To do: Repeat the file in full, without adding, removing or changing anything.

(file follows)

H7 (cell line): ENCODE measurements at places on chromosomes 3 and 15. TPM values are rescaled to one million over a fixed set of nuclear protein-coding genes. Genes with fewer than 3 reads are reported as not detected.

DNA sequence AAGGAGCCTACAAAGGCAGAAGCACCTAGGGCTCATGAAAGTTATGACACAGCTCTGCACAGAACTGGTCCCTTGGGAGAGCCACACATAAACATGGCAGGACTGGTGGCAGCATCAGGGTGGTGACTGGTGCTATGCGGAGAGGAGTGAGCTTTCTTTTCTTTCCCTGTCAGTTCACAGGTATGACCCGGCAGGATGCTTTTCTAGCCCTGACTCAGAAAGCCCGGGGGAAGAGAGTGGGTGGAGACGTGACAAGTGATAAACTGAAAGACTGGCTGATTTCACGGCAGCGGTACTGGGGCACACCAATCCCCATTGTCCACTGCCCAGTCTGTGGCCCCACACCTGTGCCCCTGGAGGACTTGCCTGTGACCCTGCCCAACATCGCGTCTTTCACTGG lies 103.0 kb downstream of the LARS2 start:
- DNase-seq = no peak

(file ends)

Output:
H7 (cell line): ENCODE measurements at places on chromosomes 3 and 15. TPM values are rescaled to one million over a fixed set of nuclear protein-coding genes. Genes with fewer than 3 reads are reported as not detected.

DNA sequence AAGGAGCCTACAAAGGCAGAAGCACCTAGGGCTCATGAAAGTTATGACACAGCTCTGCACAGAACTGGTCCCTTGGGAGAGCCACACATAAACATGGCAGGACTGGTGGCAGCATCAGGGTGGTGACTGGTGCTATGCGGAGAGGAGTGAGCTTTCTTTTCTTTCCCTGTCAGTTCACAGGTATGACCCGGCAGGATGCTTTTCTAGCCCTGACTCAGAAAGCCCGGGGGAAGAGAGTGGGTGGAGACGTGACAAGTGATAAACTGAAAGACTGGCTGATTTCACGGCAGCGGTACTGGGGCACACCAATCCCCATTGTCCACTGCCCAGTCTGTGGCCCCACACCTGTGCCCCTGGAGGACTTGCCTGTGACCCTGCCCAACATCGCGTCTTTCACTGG lies 103.0 kb downstream of the LARS2 start:
- DNase-seq = no peak